g ., author notices potential objections W r i t i n g
Pick just one of the following topics to write about. Your paper should be approximately 750–1250 words, and it is due by 12/18 at 11:59pm. You may want to review my instructions on writing a philosophy paper before you get started.
A. Derek Parfit describes a view that he refers to as the Psychological Criterion of personal identity. What exactly does that view say? Are there sound objections to it? If so, what are they? If not, why do the objections fail?
B. In his book Persons, Animals, Ourselves, Paul Snowdon defends animalism. That is the thesis that, as he puts it, “Each of us is identical with, is one and the same thing as, an animal.” To get a handle on what that means, consider yourself. Let’s suppose that you are presently alone, in your kitchen, seated at the head of your kitchen table. There is, then, a human animal in your kitchen. It is seated at the head of your kitchen table. According to animalism, the thesis that Snowdon defends, you are identical with that animal. That animal, in other words, is you.
This may seem trivially true. But the claim that you are identical with that animal has some important consequences. In particular, if you are identical with that animal, then you exist just as long as that animal exists. A lot of philosophers would say that, if you think about it, that is not correct.
First, they would say, it is possible for that animal to exist without you existing. That animal could conceivably live on even after you have perished. Second, they would say, it is possible for you to exist without that animal existing. You could go on without that animal surviving.
Are these philosophers correct? That is, is a situation of the first type, where you cease to exist and yet the animal lives on, really possible? What about a situation of the second type, where the animal ceases to exist and yet you live on? Is that really possible? Say why or why not.
C. According to Ayer, even if determinism is true, that does not mean that no one ever does anything of their own free will. What argument does Ayer give for thinking that, even if determinism is true, people may still act of their own free will? Is his argument for that position sound? Why or why not?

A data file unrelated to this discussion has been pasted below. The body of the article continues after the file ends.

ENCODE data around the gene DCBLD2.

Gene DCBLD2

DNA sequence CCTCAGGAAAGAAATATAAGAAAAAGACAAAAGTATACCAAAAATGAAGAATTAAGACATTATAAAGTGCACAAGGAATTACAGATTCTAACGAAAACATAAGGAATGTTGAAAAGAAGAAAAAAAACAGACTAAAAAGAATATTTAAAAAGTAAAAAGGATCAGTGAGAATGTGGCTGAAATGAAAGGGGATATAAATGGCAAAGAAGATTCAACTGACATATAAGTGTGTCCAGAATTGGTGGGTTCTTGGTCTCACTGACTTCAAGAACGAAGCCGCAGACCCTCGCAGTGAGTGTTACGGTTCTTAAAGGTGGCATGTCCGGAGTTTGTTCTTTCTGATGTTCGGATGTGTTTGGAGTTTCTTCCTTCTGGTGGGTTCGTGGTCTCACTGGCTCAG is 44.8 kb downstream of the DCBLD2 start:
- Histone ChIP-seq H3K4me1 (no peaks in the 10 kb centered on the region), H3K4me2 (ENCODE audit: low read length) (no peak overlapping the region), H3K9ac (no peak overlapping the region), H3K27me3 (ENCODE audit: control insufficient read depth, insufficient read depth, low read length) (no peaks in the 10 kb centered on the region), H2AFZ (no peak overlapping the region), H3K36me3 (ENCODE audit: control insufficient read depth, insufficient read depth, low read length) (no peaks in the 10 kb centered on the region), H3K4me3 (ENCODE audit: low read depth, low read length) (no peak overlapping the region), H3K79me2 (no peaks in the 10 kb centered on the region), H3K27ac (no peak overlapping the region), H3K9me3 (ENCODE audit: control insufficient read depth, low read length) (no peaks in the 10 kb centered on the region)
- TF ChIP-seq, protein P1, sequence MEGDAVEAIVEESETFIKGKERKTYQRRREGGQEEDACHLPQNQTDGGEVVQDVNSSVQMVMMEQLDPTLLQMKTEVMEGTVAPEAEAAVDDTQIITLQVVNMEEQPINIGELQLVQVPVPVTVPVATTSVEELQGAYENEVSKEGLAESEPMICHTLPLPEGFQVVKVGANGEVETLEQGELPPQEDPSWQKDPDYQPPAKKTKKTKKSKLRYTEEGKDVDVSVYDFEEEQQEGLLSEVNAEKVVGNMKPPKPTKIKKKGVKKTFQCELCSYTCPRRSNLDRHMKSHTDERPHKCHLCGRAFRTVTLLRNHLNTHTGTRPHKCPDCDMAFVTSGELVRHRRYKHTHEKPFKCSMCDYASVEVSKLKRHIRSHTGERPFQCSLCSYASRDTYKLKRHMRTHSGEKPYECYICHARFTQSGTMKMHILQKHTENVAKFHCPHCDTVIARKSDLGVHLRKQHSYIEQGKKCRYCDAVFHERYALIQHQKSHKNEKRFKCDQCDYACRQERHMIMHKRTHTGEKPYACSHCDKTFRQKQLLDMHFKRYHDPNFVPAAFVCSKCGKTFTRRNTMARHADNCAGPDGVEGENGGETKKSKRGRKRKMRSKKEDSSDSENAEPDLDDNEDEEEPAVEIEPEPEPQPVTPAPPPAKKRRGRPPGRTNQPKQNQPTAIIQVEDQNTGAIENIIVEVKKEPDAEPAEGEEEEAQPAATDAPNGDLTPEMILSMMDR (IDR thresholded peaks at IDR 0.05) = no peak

D. In her paper, “Sanity and the Metaphysics of Responsibility,” Susan Wolf discusses a view that she refers to as the Deep Self View. What is the Deep Self View? Why does Wolf think that it is mistaken? Is her argument against the Deep Self View convincing?
- 90-100 percent: Directly addresses all questions that the paper is supposed to address. Entirely or almost entirely accurate in how it describes the theories or arguments at issue. Explanations are exceptionally clear, using well-constructed examples where appropriate. Author’s opinions on the the theories or arguments under discussion are thoughtful and show an awareness of alternative viewpoints (e.g., author notices potential objections to their own views and offers well-considered replies).
- 80-89 percent: Directly addresses all questions that the paper is supposed to address. Mostly accurate in how it describes the theories or arguments at issue, but perhaps includes some non-trivial misunderstandings. Explanations are usually clear and straightforward, if confusing in spots. Author’s opinions on the theories or arguments under discussion are reasonable, but perhaps not particularly well-supported or fully explored.
- 70-79 percent: Might not address in any meaningful way at least some question that the paper is supposed to address. Somewhat accurate in how it describes the theories or arguments at issue, but significant errors or misunderstandings are present. Explanations are inconsistent, perhaps clear in parts, but significantly confusing or incomplete in others. Author’s opinions on the theories or arguments under discussion are not developed or explored in any meaningful way.
- 60-69 percent: Might not address in any meaningful way some questions that the paper is supposed to address. Largely inaccurate in how it describes the theories or arguments at issue, or explanations are too unclear to evaluate in many instances.
- 0-59 percent: No submission, or paper is almost entirely off-topic, or else is too confusing to understand more than bits and pieces.
10 points will be subtracted from any paper submitted within the first 24 hour period after the deadline; 20 points will be subtracted from any paper submitted in the second 24 hour period after the deadline; and 30 points will be subtracted from any paper submitted in the third 24 hour period after the deadline. Any paper submitted after that point will receive 1/2 credit. That is, I will give you 1/2 as many points as you would have gotten had you turned the paper in on time.
- Plagiarism is defined as, “us[ing] another person’s ideas or expressions in your writing without acknowledging the source” (MLA Handbook, 5th ed., section 1.8).
- For the first offense, you will receive a zero on the assignment in question, with no opportunity to improve your grade on that assignment.
- For the second offense, you will receive an F for the course and will be subject to college disciplinary action. Students are encouraged to review plagiarism policies in the current Berkeley City College catalog.